• Nuclear Power Plants

  • TO GENERATE ELECTRICITY:Fission heats up water in vessel and heat is carried away.This heat is used to heat up water in a second system, which turns into steam.Steam turns turbine of a generator.Generator makes electricity.

  • PROS OF NUCLEAR ENERGY:no air pollutionenormous amt. of energy releasedalternative to using our rapidly decreasing fossil fuels

  • CONS OF NUCLEAR ENERGYcontainers for waste products may erode or breakthermal pollution (heated water returned to rivers, etc.)potential theft of fuel (Pu-239) for use in weapons

  • Controlled Nuclear FUSIONPROS:A very abundant supply of energy world wide.Environmentally cleanNo creation of weapon materialsNo chance of runaway reactions leading to accidentsCONS:It doesnt work; at least not yet

  • Nuclear Fusion"Every time you look up at the sky, every one of those points of light is a reminder that fusion power is extractable from hydrogen and other light elements, and it is an everyday reality throughout the Milky Way Galaxy." Carl Sagan, Spitzer Lecture, October 1991

  • Nuclear FusionObstaclesHOT plasma at least 100 million CHigh density plasmaContainment of plasmaConfinement time

  • Rates of Decay & Half LifeRadionuclides have different stabilities and decay at different rates.

  • Integrated Rate Equation

    whereA = the amt. of decaying sample remaining at some time, tAo= the amt. of sample present at the beginning k = rate constant; different for each radionuclidet = time

  • Integrated Rate EquationOR

    whereN = # of disintegrations per unit of time; relative activityNo= original activity

  • HALF-LIFE= the amount of time required for half of the original sample to decay

    Chart1

    100

    50

    25

    12

    6

    3

    2

    1

    Time

    Amount

    Half Life

    Sheet1

    2100

    450

    625

    812

    106

    123

    142

    161

    Sheet1

    Time

    Amount

    Half Life

    Sheet2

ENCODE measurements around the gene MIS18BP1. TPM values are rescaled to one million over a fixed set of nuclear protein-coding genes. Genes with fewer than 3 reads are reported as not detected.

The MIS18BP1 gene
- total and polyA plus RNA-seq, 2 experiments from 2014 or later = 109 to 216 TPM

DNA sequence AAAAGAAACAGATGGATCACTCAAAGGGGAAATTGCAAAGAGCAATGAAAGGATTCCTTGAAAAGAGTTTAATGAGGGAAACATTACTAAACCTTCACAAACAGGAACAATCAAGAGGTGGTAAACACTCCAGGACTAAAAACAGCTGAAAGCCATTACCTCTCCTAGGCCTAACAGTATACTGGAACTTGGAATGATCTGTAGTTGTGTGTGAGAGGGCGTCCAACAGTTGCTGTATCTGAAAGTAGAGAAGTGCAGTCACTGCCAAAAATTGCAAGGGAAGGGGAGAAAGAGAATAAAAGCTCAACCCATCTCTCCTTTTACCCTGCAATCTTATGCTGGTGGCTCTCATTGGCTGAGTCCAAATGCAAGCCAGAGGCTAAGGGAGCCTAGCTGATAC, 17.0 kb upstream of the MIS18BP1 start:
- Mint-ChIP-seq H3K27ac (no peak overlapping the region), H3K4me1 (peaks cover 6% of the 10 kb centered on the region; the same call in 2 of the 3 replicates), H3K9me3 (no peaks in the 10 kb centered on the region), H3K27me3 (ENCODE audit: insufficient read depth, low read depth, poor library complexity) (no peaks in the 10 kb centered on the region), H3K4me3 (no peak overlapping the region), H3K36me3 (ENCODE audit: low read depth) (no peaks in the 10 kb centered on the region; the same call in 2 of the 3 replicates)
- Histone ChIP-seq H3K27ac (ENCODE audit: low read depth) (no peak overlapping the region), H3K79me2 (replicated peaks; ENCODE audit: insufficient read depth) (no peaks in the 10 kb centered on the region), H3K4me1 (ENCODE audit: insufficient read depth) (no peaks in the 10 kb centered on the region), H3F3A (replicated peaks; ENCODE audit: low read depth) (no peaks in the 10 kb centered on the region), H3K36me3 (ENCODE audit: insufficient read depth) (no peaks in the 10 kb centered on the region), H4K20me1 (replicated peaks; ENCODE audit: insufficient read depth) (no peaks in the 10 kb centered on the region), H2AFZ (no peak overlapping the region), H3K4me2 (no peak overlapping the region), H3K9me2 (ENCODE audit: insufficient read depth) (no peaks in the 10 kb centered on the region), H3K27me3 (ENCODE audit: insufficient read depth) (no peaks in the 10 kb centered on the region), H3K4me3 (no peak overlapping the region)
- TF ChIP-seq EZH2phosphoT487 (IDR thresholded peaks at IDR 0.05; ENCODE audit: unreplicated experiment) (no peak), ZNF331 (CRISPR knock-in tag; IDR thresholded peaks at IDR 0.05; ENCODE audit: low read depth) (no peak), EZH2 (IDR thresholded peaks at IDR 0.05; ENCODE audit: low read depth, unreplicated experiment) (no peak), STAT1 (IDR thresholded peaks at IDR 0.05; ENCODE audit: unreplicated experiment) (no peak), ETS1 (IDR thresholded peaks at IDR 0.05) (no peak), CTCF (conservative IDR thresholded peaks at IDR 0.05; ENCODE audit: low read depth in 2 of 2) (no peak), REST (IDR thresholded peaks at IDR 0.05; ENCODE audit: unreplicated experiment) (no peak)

Sheet3

  • HALF-LIFE= the amount of time required for half of the original sample to decayParentDaughter

    Chart2

    2000

    100100

    50150

    25175

    12188

    6194

    3197

    2198

    1199

    Amount

    Time

    Sheet1

    02000

    2100100

    450150

    625175

    812188

    106194

    123197

    142198

    161199

    Sheet1

    00

    00

    00

    00

    00

    00

    00

    00

    00

    Amount

    Time

    Sheet2

    Sheet3

  • HALF-LIFEHalf-life = the amount of time required for half of the original sample to decay

  • Example: Cobalt-60 decays with the emission of beta particles and gamma rays, with a half-life of 5.27 years. How much of a 3.42 g of cobalt-60 remains after 30.0 years?How do you solve for A???

  • Take the ANTILOG (10x) of both sides.

  • Example: Cobalt-60 decays with the emission of beta particles and gamma rays, with a half-life of 5.27 years. How much of a 3.42 g of cobalt-60 remains after 30.0 years?

  • Uses of RadionuclidesRadiocarbon dating: the ages of specimens of organic origin can be estimated by measuring the amount of cabon-14 in a sample.

  • Example: A piece of wood taken from a cave dwelling in New Mexico is found to have a carbon-14 activity (per gram of carbon) only 0.636 times that of wood today. Estimate the age of the wood. (The half-life of carbon-14 is 5730 years.)

  • Example: A piece of wood taken from a cave dwelling in New Mexico is found to have a carbon-14 activity (per gram of carbon) only 0.636 times that of wood today. Estimate the age of the wood. (The half-life of carbon-14 is 5730 years.)t=3744 yrs = 3740 yrs

  • Uses of Radionuclides***NOTE: Objects older than 50,000 years have too little activity to be dated accurately using carbon dating; instead the following methods are used:

    Potassium-40 decays to argon-40: half-life = 1.3 x 109 yearsUranium-238 decays to lead-206: half-life = 4.51 x 109 years

  • Example: A sample of uranium ore is found to contain 4.64 mg of uranium-238 and 1.22 mg of lead-206. Estimate the age of the ore.

  • Example: A sample of uranium ore is found to contain 4.64 mg of uranium-238 and 1.22 mg of lead-206. Estimate the age of the ore.